UConn Gant Science Complex HBMA Services

Project Highlights

  • Hazardous Building Materials Consultation
  • PCB Cleanup and Disposal Plan
  • Regulatory Liaison Services
  • Construction Oversight

Laying the Groundwork for Renovating a 300,000 SF Complex

Tighe & Bond provided hazardous building materials consultation services for the University of Connecticut (UConn) to support the extensive three phase renovation project at the Edward V. Gant Science Complex. The complex, encompassing approximately 300,000 SF of space, is a hub for learning and research within the STEM fields at UConn.

Tighe & Bond has provided hazardous building material assessments (HBMA), as well as abatement design and technical specifications, as part of these comprehensive services. These evaluations assisted UConn with identifying asbestos-containing materials, lead-based paint, and building materials that contain polychlorinated biphenyls (PCBs). Opinions of probable abatement and remediation costs were also provided. Tighe & Bond has prepared multiple comprehensive PCB Self-Implementing Cleanup and Disposal Plans and Risk-Based Disposal Plans. The plans were based on determining the presence of PCB-containing materials and contaminated adjacent surfaces during the sampling processes performed during the PCB assessment services.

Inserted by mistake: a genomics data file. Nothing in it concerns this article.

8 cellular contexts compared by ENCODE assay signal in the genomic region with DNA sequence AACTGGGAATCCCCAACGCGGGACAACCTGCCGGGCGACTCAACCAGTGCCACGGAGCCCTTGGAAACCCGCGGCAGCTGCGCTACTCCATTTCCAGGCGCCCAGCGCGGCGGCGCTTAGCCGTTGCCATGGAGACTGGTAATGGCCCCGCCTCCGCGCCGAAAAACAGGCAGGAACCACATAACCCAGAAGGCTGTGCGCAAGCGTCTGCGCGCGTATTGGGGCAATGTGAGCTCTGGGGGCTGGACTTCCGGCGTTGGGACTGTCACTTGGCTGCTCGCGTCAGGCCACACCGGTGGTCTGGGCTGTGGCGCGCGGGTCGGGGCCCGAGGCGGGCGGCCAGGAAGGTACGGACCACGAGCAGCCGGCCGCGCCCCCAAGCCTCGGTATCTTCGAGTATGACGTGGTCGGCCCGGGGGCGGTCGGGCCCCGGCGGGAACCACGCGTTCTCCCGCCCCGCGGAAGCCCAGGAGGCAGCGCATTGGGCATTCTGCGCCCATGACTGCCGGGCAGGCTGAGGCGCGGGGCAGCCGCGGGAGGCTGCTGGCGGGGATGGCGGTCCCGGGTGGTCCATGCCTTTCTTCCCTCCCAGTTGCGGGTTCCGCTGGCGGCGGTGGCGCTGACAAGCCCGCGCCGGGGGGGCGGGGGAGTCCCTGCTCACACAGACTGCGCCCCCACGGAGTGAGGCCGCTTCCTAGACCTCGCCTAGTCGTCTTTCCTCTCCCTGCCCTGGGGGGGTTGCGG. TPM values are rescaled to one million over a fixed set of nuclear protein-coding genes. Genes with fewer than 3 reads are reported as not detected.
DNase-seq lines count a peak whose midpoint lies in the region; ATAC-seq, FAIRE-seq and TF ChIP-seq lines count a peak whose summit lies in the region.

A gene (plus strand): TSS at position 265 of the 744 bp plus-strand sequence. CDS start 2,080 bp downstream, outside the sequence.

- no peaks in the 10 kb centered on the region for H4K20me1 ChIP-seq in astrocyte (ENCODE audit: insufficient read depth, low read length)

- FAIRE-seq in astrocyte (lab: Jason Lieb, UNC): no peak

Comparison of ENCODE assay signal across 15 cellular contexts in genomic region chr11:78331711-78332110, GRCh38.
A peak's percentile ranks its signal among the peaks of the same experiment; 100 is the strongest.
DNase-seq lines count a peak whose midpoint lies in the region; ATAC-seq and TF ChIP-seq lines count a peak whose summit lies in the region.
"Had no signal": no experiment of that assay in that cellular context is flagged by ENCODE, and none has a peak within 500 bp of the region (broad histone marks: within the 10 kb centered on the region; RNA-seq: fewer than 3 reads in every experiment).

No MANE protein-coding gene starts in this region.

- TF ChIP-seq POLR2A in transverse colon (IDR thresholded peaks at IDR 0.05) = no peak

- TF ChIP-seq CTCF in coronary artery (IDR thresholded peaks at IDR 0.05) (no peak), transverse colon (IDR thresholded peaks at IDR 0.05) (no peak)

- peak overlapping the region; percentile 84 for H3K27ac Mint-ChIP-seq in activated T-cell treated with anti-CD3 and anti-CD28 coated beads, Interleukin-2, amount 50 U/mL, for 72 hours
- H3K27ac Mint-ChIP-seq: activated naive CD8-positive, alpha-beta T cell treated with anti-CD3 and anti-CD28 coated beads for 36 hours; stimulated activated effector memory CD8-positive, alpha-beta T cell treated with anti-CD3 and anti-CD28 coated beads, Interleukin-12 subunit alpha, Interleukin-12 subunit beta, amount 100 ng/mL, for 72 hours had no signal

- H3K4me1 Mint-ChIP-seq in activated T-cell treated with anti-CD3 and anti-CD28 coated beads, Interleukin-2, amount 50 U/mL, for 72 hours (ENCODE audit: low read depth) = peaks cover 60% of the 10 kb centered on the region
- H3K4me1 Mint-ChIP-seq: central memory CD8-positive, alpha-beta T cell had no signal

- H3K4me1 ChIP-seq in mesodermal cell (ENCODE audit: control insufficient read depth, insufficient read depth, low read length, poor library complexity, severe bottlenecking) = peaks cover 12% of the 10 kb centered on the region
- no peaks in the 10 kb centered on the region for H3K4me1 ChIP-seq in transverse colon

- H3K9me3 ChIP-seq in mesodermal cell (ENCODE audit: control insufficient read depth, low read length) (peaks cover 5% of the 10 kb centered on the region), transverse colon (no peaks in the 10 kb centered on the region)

Tighe & Bond served as a liaison between regulatory agencies including the Environmental Protection Agency, State of Connecticut Department of Energy and Environmental Protection, and State of Connecticut Department of Public Health. Tighe & Bond also provided construction administration services including asbestos, lead, universal waste, and PCB abatement consultation.

Services Snapshot

Tighe & Bond’s environmental consultants and engineers provided Hazardous Building Materials Assessment (HBMA) and construction administration services as part of the renovation of the UConn Gant Science Complex. Tighe & Bond’s team also served as a regulatory liaison and developed an evaluation of probable abatement and remediation costs.

Photo credit: Ian Crouse, UConn/Gilbane

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